Entertainment

These Selena Quintanilla Quotes Are Perfect For Your #MotivationMonday

There’s nobody else in history like Selena, and that’s because she made history. She broke past gender norms and essentially took her rightful throne as Queen of Tejano music, an otherwise male-dominated genre. The only records she was ever competing against were her own. Her last live televised concert broke all records (which was her own record the year before) with a sold-out Houston Astrodome 24 years ago this February.

While her life was violently ended much too soon, she had accomplished lifetimes of achievement by the time of her death at just 23 years old. Why? Her positive mental thinking and gratitude. Keep Selena’s spirit alive and rise up, mija. These quotes are going to get you going.

“I feel very proud to be Mexican.”

CREDIT: @VivirasSelena / Twitter

She told Los Gruperos, “I feel very proud to be Mexican. I didn’t have the opportunity to learn Spanish when I was a girl, but … it’s never too late to get in touch with your roots.” Who knew?

“Tejano music was hard for us because I was a girl.”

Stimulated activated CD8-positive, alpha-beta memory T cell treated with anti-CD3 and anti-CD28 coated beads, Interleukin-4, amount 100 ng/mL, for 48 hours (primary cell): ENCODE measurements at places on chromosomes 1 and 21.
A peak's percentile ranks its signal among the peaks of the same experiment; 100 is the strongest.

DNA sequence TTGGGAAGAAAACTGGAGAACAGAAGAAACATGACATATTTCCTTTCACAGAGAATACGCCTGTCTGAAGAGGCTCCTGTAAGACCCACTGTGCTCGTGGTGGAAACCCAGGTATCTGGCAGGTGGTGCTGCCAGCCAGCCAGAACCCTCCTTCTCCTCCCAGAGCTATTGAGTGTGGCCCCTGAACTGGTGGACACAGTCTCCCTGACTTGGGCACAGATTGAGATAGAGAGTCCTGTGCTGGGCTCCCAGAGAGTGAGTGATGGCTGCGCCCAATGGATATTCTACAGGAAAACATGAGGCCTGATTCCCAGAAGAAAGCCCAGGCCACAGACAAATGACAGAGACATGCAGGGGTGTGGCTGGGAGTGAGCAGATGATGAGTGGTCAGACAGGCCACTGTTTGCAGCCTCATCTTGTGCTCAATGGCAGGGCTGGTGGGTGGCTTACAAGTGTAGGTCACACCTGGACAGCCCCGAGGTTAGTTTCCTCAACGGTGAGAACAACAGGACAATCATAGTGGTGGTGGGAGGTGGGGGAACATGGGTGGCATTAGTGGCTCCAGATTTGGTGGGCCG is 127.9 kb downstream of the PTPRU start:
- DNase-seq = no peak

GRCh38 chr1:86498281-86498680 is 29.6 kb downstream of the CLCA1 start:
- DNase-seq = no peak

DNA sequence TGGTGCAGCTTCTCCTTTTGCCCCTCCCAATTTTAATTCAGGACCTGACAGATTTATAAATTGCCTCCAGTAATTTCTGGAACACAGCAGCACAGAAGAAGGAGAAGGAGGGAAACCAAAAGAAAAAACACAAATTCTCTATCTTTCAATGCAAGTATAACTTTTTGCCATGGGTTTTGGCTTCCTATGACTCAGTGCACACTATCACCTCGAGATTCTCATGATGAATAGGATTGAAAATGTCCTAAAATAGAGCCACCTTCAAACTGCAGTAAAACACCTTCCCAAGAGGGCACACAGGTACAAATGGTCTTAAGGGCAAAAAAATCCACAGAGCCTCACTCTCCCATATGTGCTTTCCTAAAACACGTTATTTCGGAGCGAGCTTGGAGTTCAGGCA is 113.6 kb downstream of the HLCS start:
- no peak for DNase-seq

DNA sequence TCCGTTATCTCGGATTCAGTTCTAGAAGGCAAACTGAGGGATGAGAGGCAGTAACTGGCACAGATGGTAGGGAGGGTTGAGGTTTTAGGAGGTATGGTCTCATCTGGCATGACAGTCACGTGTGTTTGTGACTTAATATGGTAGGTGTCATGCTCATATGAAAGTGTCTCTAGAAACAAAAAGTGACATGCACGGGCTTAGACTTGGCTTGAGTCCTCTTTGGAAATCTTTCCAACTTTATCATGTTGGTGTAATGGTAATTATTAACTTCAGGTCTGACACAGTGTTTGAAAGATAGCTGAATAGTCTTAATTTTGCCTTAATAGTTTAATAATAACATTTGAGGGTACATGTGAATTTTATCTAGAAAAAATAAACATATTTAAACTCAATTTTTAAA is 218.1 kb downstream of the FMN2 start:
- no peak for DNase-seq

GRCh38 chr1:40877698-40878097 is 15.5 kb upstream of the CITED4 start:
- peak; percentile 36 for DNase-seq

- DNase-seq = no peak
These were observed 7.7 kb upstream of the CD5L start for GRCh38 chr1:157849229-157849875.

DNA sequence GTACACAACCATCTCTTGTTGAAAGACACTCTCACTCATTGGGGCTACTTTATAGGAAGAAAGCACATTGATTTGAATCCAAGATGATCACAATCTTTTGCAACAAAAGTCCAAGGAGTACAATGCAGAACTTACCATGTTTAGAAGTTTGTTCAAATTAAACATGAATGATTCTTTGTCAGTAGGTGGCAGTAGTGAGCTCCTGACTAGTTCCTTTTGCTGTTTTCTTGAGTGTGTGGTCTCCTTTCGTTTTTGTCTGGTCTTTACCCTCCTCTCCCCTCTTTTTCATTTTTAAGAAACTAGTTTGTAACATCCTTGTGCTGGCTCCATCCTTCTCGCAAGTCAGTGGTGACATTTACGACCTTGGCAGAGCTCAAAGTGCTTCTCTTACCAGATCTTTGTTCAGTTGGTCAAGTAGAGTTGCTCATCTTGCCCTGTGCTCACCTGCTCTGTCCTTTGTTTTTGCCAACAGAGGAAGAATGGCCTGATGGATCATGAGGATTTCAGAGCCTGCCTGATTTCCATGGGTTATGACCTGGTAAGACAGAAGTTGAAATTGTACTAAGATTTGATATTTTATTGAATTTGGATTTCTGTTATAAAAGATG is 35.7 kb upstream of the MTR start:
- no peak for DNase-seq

CREDIT: @VivirasSelena / Twitter

Her most iconic quote of all time is probably via Orale Primo:

“Tejano music was hard for us because I was a girl. My dad had a lot of problems while trying to set up shows for us or presentations because there are a lot of men who don’t think that women can get the attention of the public. But … wrong!”

“We got laughed at…”

CREDIT: @billboard / Twitter

In a 1994 interview, Selena confessed that “we got laughed at. My father was told that we would never make it. It’s gradual, a growing process. It’s not like it came overnight.”

“When you get hard work you get success, and we put a lot of years into it.”

CREDIT: @VivirasSelena / Twitter

In an interview with KZTV, Selena emphasized the importance of perseverance. Even when people laugh at you.

“If you have a dream, don’t let anybody take it away.”